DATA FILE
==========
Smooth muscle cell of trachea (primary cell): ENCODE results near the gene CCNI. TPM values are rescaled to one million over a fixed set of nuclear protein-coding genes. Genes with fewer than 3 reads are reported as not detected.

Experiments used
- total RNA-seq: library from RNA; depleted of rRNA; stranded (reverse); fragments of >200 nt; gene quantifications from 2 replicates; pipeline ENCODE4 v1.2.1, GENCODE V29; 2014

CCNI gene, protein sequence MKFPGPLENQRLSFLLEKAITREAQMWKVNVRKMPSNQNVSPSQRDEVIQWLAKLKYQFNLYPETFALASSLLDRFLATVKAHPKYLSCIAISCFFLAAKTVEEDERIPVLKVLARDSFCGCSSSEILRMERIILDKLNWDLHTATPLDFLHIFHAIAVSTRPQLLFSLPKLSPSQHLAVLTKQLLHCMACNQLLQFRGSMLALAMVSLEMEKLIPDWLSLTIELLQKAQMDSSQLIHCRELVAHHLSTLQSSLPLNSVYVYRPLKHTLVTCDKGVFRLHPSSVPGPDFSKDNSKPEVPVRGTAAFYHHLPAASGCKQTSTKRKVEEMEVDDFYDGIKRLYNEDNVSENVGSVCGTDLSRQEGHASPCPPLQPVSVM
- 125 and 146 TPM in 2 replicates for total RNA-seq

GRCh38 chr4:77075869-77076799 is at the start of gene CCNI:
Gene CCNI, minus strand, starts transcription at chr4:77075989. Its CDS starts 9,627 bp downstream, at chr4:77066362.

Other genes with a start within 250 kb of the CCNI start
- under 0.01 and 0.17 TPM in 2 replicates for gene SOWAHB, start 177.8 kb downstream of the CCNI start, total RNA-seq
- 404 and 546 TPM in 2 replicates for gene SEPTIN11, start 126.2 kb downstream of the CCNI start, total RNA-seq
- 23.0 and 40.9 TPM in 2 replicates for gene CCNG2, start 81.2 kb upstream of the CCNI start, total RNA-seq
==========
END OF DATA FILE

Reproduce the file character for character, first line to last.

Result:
Smooth muscle cell of trachea (primary cell): ENCODE results near the gene CCNI. TPM values are rescaled to one million over a fixed set of nuclear protein-coding genes. Genes with fewer than 3 reads are reported as not detected.

Experiments used
- total RNA-seq: library from RNA; depleted of rRNA; stranded (reverse); fragments of >200 nt; gene quantifications from 2 replicates; pipeline ENCODE4 v1.2.1, GENCODE V29; 2014

CCNI gene, protein sequence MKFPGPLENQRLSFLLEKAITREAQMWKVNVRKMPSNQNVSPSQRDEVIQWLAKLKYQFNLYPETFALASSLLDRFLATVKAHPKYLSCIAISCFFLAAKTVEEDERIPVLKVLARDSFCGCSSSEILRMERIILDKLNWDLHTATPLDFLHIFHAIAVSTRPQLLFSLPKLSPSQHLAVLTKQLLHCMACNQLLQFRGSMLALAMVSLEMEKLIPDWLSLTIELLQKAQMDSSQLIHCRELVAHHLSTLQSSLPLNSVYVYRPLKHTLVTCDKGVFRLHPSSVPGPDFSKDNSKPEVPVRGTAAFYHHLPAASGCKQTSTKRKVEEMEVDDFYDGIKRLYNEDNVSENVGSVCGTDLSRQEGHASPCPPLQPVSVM
- 125 and 146 TPM in 2 replicates for total RNA-seq

GRCh38 chr4:77075869-77076799 is at the start of gene CCNI:
Gene CCNI, minus strand, starts transcription at chr4:77075989. Its CDS starts 9,627 bp downstream, at chr4:77066362.

Other genes with a start within 250 kb of the CCNI start
- under 0.01 and 0.17 TPM in 2 replicates for gene SOWAHB, start 177.8 kb downstream of the CCNI start, total RNA-seq
- 404 and 546 TPM in 2 replicates for gene SEPTIN11, start 126.2 kb downstream of the CCNI start, total RNA-seq
- 23.0 and 40.9 TPM in 2 replicates for gene CCNG2, start 81.2 kb upstream of the CCNI start, total RNA-seq